20. 5 out of 5

    Sara

    A faithful adaptation of the grand daddy of all space opera's that I wish had just a bit more of the original mysticism and majesty. I wish the entire thing had looked a bit more like the cover. Part of my attraction to Dune is the mystery that permeates the story and something about this version is just too matter of fact. You lose almost all of the internal monologuing (which some people may like) and a great deal of the emotional connection between the characters. I question whether this is a A faithful adaptation of the grand daddy of all space opera's that I wish had just a bit more of the original mysticism and majesty. I wish the entire thing had looked a bit more like the cover. Part of my attraction to Dune is the mystery that permeates the story and something about this version is just too matter of fact. You lose almost all of the internal monologuing (which some people may like) and a great deal of the emotional connection between the characters. I question whether this is another of those stories that just doesn't lend itself to the graphic novel format but this is nonetheless a very nice to look at, accurate interpretation of the Frank Herbert classic. Just nothing much to write home about.

  21. 4 out of 5

    Debbie

    Enjoyed reading DUNE 1 the graphic book, would like to read DUNE 2 graphic book when it comes out in the year 2022. Really enjoyed the story and can't wait to read more. I haven't read the original series by Frank Herbert's and i hope to in the near future. The book is beautifully illustrated. I won this book from Goodreads for a honest review, I would highly recommend this book to Science Fiction fans and to those who have never read the original by Frank Herbert's Enjoyed reading DUNE 1 the graphic book, would like to read DUNE 2 graphic book when it comes out in the year 2022. Really enjoyed the story and can't wait to read more. I haven't read the original series by Frank Herbert's and i hope to in the near future. The book is beautifully illustrated. I won this book from Goodreads for a honest review, I would highly recommend this book to Science Fiction fans and to those who have never read the original by Frank Herbert's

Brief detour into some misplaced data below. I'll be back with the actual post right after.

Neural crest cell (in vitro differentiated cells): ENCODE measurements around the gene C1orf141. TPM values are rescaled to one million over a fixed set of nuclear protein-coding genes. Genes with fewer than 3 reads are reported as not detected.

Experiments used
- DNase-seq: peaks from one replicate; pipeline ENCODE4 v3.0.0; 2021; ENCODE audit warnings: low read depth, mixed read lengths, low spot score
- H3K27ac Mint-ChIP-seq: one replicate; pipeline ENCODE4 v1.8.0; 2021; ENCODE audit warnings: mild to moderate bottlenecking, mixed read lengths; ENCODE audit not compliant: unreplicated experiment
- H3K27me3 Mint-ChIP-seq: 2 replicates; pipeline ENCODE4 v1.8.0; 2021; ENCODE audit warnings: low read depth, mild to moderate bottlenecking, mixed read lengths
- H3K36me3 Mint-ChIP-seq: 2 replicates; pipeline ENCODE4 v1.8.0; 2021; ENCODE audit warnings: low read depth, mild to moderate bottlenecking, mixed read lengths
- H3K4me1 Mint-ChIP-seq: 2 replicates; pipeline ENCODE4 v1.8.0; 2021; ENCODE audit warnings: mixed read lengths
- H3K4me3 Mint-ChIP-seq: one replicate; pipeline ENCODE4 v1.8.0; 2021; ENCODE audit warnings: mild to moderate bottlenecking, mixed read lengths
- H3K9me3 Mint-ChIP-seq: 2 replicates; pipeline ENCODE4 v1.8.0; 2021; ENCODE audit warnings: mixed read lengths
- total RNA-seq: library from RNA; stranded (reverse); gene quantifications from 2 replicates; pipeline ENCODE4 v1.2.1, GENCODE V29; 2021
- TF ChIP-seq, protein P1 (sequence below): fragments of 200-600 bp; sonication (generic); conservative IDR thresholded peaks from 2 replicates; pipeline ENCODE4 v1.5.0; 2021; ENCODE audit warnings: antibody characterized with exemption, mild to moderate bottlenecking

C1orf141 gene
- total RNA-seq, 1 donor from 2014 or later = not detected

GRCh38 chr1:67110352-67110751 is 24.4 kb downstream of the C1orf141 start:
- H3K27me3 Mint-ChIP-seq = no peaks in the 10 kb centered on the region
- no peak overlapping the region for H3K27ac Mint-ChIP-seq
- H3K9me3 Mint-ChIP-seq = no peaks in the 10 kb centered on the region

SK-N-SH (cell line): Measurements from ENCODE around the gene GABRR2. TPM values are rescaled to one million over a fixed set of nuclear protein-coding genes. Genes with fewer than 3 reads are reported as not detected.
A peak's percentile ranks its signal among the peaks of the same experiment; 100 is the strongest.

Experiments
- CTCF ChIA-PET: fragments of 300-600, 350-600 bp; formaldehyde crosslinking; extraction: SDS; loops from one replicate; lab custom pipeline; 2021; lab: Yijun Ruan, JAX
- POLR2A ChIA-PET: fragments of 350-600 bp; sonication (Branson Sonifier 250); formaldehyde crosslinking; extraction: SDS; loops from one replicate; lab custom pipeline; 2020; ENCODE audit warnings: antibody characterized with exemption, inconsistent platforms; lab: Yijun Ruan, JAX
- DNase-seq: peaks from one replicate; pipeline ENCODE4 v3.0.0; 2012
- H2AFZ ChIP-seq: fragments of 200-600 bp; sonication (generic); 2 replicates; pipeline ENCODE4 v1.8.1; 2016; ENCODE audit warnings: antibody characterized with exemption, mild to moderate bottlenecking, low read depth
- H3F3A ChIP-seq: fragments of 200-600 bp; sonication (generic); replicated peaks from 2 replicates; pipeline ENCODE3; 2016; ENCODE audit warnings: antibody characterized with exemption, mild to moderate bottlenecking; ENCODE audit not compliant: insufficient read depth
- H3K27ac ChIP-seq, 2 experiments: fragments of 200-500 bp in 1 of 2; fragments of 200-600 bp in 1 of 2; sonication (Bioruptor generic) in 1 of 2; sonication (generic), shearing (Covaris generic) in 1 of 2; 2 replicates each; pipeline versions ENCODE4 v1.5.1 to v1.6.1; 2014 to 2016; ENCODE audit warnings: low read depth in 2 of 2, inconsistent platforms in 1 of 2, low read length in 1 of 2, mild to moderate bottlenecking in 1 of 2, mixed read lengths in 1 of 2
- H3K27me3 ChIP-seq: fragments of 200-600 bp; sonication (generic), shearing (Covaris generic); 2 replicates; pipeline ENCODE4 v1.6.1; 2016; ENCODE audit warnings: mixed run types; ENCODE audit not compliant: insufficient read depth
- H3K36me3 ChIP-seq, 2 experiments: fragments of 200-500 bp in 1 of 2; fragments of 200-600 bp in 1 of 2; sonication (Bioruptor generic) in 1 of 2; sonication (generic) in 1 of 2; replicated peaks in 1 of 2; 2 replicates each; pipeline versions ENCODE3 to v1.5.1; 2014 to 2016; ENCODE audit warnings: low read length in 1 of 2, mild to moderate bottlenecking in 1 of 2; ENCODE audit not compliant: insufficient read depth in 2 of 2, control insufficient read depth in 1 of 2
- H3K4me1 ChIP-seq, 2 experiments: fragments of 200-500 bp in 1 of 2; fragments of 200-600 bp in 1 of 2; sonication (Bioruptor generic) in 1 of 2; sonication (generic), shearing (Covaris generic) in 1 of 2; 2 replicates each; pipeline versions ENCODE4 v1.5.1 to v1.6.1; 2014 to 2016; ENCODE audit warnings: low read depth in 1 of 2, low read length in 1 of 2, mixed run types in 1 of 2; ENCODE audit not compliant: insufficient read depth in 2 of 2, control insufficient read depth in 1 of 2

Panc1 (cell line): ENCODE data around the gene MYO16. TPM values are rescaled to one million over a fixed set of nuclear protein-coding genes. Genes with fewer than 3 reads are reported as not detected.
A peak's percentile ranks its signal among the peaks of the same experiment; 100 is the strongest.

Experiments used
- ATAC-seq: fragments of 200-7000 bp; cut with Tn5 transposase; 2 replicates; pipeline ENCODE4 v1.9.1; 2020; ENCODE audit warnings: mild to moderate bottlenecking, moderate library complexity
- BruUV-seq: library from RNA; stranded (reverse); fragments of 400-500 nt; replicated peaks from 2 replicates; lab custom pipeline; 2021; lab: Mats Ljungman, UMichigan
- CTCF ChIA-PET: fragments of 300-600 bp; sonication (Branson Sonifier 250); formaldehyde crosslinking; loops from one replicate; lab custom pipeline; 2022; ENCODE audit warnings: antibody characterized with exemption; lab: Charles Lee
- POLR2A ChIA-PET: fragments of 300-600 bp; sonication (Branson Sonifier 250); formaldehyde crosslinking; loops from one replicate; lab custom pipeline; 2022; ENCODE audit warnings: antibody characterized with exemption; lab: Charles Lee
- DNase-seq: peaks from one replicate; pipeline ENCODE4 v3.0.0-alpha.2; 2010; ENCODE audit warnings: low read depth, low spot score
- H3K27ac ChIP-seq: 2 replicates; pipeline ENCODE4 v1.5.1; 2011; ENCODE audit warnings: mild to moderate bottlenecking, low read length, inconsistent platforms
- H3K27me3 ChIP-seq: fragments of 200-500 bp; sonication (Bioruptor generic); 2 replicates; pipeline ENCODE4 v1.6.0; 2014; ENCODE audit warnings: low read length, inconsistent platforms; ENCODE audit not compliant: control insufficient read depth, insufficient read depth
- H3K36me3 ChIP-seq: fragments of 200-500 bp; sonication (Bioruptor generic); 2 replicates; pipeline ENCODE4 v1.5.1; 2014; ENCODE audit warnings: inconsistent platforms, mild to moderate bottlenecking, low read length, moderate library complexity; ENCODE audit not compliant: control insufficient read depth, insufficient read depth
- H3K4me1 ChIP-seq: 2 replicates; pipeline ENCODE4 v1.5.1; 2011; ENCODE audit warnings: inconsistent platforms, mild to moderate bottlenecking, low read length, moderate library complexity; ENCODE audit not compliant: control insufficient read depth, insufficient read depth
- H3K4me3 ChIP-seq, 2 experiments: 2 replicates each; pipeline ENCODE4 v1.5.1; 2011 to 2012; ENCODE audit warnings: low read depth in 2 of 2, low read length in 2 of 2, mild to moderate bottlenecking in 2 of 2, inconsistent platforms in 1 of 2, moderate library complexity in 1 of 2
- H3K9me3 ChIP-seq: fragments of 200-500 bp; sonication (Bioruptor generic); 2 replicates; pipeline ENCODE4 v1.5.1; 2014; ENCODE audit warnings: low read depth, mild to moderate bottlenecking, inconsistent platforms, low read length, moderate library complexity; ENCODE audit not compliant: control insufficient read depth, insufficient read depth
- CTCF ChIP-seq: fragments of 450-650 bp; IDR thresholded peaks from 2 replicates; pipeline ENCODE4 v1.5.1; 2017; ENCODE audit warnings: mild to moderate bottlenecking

22. 5 out of 5

    Alisa

    I feel like if you are a hard-core Dune fan, no adaptation will ever satisfy you. And if you are not a hard-core fan then you will find any version of this story boring. And so this comic works really well for someone like me,who really loves Dune but maybe isn't obsessed with it. I thought that this is a really well done adaptation. The only character I didn't vibe with was Kynes. I don't know, in my head he is mysterious and alluring but here he was just bland. I feel like if you are a hard-core Dune fan, no adaptation will ever satisfy you. And if you are not a hard-core fan then you will find any version of this story boring. And so this comic works really well for someone like me,who really loves Dune but maybe isn't obsessed with it. I thought that this is a really well done adaptation. The only character I didn't vibe with was Kynes. I don't know, in my head he is mysterious and alluring but here he was just bland.

  23. 5 out of 5

    Kate

    I've been wanting to read Dune for some time now, before the new movie comes out, but it's long so when I saw the graphic novel version at the library, I decided to give it a try. This is hard sci-fi, and it took me a while to orient myself to the world. There were so many strange names, but the main character names were so ordinary - Jessica and Paul - that it took me out a little. I suppose when Dune was first published in 1965, Jessica was an up-and-coming name, but still... By the end, I was I've been wanting to read Dune for some time now, before the new movie comes out, but it's long so when I saw the graphic novel version at the library, I decided to give it a try. This is hard sci-fi, and it took me a while to orient myself to the world. There were so many strange names, but the main character names were so ordinary - Jessica and Paul - that it took me out a little. I suppose when Dune was first published in 1965, Jessica was an up-and-coming name, but still... By the end, I was intrigued by the world and the journey Jessica and Paul would have to make, evading the sandworms that reminded me of "Tremors" even though "Tremors" was obviously made after Dune. The artwork was just okay for me, I would have preferred something more like the cover art throughout.

  24. 5 out of 5

    chvang